There are times we may doubt the value of our own lives or falter at the thought of welcoming and embracing the life of another. But reflecting on the healed wounds of the Risen Christ, we can see that even our most difficult trials can be the place where God manifests his victory. He makes all things beautiful. He makes all things new. He is the God of redemption … 

Building a culture of life isn’t something we just do one month of the year, or with one event or initiative – it’s essential to who we are. It happens through our daily actions, how we treat one another, and how we live our lives.”

Timothy Cardinal Dolan

Chairman, USCCB Committee on Pro-Life Activities

October 2017 


Archbishop Charles Chaput, O.F.M. Cap.

American Catholics mark October each year as “Respect Life Month.” Reverence for the sanctity of the human person starts with a defense of the unborn child. The right to life is foundational. Without it, all other rights and all other discussions of justice and human dignity are built on sand. No other issue or collection of issues can eclipse the priority of the fundamental right to life from conception to natural death. 

But being “prolife” involves a great deal more than working to end obvious evils like abortion and euthanasia. The poor, the infirm, the disabled and the strangers among us also have a claim on our discipleship. And I’ll mention two examples.

Here’s the first example: In the United States we live at a time of intense confusion and debate about immigration. And “immigration,” as one of many pressing national issues, too often gets stalled in polemics. This obscures the personal suffering of otherwise innocent deportees with no criminal record, and the social cost of fractured immigrant families at the local level.  

Moreover, millions of persons have been dislocated in recent years by war and poverty, and they’re on the move globally. Wealthy nations have a right to secure their borders and protect their citizens and societies, but they also have a grave duty to help and to welcome migrants as generously as possible. 

Pope Francis has called for a “Share the Journey” campaign ( to sensitize people of good will to the scope of today’s migrant crisis, and to encourage Christians — as individuals, parishes, dioceses and charitable organizations — to reach out to assist immigrants and refugees in need.  

This is vital work, and a special week of prayer for migrants and refugees is going on right now through October 14. But the effort is just beginning, and a good, simple place to start in understanding the Church’s approach to the migrant crisis is Welcoming the Refugee and Migrant, an excellent pamphlet beautifully produced by Catholic News Service and available in parish packets from the U.S. Conference of Catholic Bishops.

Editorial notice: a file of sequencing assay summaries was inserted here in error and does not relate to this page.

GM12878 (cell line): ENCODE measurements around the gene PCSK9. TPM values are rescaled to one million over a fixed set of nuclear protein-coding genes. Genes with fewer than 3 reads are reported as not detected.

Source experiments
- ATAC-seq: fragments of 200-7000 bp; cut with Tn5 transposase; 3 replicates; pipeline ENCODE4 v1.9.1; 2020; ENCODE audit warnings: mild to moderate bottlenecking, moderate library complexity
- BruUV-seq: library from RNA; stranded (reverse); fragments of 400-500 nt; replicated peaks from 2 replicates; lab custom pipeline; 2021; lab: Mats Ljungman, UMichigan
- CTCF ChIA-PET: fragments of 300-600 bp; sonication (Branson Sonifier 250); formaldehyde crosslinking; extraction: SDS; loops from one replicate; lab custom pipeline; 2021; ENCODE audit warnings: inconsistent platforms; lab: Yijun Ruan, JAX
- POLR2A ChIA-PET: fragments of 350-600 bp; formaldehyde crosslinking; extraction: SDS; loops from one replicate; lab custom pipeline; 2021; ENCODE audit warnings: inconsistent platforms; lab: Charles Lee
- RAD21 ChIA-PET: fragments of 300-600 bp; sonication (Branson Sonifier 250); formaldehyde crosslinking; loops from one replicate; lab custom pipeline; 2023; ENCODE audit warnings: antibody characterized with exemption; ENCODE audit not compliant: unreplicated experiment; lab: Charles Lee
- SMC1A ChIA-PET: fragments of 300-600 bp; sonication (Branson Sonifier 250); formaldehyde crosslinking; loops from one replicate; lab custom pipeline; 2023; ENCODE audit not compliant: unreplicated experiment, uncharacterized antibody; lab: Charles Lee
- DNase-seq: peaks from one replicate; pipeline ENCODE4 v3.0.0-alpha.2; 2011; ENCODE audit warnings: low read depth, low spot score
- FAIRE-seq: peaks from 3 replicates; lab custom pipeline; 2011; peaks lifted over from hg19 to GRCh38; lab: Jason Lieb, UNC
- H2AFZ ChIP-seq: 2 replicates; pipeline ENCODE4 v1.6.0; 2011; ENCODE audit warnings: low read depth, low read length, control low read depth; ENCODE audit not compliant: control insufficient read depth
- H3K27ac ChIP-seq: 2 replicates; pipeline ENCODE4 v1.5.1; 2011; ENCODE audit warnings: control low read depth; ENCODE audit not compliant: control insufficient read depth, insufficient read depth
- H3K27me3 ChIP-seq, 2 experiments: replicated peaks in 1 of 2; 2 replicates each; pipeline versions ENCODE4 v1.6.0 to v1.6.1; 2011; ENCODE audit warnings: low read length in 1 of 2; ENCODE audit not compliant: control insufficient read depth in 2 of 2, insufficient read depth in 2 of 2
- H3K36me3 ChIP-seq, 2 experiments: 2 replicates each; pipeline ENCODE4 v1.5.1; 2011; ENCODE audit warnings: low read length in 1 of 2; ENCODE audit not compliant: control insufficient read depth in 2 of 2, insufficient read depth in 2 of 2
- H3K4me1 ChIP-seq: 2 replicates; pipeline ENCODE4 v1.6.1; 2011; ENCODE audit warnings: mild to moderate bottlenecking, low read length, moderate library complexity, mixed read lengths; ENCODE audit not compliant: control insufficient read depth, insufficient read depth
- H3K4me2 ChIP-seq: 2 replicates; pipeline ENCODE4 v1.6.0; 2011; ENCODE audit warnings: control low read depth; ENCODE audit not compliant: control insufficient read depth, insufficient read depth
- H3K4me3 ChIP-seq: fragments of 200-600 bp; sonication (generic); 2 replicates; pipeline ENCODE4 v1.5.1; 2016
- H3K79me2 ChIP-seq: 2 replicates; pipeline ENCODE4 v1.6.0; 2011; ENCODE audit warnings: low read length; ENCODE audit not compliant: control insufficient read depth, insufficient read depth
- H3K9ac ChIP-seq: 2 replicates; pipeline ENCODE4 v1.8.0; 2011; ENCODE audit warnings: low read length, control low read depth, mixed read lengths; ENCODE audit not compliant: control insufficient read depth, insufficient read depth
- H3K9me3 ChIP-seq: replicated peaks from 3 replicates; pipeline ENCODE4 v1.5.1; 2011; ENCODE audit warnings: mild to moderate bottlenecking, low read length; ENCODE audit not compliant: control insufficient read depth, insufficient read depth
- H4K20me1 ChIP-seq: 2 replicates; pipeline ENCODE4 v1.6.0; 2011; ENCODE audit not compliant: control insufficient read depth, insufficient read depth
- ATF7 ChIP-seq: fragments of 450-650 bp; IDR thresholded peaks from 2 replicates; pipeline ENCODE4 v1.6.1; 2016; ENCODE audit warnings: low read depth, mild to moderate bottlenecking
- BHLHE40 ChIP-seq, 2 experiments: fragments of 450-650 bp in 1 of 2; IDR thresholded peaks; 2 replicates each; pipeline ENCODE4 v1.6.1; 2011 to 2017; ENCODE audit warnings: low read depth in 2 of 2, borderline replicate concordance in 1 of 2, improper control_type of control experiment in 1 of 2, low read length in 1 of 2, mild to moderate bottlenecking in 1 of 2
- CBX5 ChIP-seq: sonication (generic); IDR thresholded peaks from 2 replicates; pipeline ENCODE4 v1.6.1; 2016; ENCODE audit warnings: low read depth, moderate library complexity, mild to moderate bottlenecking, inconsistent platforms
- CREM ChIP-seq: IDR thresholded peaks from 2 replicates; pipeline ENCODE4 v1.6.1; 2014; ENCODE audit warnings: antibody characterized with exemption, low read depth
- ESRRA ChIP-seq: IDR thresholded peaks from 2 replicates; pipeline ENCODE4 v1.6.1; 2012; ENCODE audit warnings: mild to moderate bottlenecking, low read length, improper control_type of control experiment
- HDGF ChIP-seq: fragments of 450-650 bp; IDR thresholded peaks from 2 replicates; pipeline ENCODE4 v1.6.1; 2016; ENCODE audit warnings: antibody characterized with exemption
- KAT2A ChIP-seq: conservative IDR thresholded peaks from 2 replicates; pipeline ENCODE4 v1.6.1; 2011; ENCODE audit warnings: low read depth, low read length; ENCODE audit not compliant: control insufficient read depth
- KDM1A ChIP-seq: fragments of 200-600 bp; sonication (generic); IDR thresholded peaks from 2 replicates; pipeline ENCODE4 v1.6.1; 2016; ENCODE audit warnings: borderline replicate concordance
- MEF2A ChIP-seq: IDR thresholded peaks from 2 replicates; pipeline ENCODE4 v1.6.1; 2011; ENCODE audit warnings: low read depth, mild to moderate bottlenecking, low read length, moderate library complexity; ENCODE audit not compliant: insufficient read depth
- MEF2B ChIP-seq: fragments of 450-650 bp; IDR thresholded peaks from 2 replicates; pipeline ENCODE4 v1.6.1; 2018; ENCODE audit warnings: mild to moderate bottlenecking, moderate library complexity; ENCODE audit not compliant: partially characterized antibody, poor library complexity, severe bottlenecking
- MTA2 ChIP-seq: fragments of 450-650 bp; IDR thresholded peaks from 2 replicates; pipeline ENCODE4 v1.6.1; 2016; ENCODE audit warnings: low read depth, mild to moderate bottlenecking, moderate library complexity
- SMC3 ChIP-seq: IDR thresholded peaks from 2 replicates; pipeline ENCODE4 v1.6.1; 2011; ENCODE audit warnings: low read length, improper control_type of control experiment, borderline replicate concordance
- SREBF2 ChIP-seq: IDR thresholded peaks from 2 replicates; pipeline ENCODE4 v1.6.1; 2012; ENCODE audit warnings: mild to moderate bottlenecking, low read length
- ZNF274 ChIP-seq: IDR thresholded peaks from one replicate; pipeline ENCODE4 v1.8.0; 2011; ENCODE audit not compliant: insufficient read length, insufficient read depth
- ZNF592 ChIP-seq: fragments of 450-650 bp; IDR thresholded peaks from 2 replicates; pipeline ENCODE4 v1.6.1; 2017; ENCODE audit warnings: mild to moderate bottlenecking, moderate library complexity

Here’s the second example:  One of the communities that best embodies the full, Catholic, holistic approach to the “respect life” cause is the Little Sisters of the Poor. These are extraordinary religious women who dedicate their lives, not surprisingly, to serving the aged and the poor. They’re a blessing to all and a threat to no one — unless you’re a federal agency determined to impose an unneeded and vindictive contraceptive coverage mandate on nearly all U.S. businesses and non-profits as part of the nation’s health plans. 

This is exactly what happened to the Little Sisters during the Obama administration, triggering a sardonic Wall Street Journal editorial of support for the nuns, titled “Little Sisters of the Government.” The fight over the mandate, with resistance led, in part, by the Little Sisters of the Poor, has consumed massive

amounts of time and resources for the past several years.

On October 6, at White House direction, the Department of Health and Human Services issued interim rules that will finally allow moral and religious exemptions to the contraceptive mandate that the nuns have fought all along on the grounds of their Catholic beliefs. This is good news. But the struggle isn’t over; the matter is still in the court system. And abortion-friendly “progressive” groups have already filed lawsuits to challenge any easing of the mandate.

As the Wall Street Journal noted in yet another editorial, this one on October 9 (“A Nun’s Right to Choose”): “That so many resources in government and so much litigation are necessary to allow nuns to practice their faith is a testament to the toxic identity politics that corrodes American life.”

The moral of the story: Respect for human life comes in all forms of witness. And that’s a glory of our Catholic faith.